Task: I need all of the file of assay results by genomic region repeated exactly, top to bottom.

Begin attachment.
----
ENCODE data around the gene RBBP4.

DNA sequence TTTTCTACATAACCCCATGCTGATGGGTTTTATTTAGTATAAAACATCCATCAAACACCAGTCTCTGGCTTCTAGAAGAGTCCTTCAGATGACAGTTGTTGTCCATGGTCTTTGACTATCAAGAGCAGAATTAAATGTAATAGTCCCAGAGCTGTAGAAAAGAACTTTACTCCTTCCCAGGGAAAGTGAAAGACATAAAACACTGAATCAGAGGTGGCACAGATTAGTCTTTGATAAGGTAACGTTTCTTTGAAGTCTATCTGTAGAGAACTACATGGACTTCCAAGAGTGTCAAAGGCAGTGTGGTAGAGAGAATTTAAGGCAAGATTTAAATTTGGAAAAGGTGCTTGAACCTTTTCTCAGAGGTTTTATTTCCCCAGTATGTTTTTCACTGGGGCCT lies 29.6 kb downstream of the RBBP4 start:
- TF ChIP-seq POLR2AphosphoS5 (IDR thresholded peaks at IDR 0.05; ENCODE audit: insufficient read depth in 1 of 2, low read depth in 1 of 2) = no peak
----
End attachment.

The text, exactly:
ENCODE data around the gene RBBP4.

DNA sequence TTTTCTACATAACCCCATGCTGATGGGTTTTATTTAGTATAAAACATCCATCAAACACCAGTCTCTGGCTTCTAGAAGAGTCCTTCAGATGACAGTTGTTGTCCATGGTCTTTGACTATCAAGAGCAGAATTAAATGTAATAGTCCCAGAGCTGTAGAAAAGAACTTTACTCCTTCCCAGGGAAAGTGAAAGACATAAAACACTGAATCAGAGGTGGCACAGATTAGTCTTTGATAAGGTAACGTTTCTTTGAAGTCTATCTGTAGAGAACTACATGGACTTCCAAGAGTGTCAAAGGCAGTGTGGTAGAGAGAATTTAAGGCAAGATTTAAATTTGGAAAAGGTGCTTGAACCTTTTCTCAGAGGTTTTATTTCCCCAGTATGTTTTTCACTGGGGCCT lies 29.6 kb downstream of the RBBP4 start:
- TF ChIP-seq POLR2AphosphoS5 (IDR thresholded peaks at IDR 0.05; ENCODE audit: insufficient read depth in 1 of 2, low read depth in 1 of 2) = no peak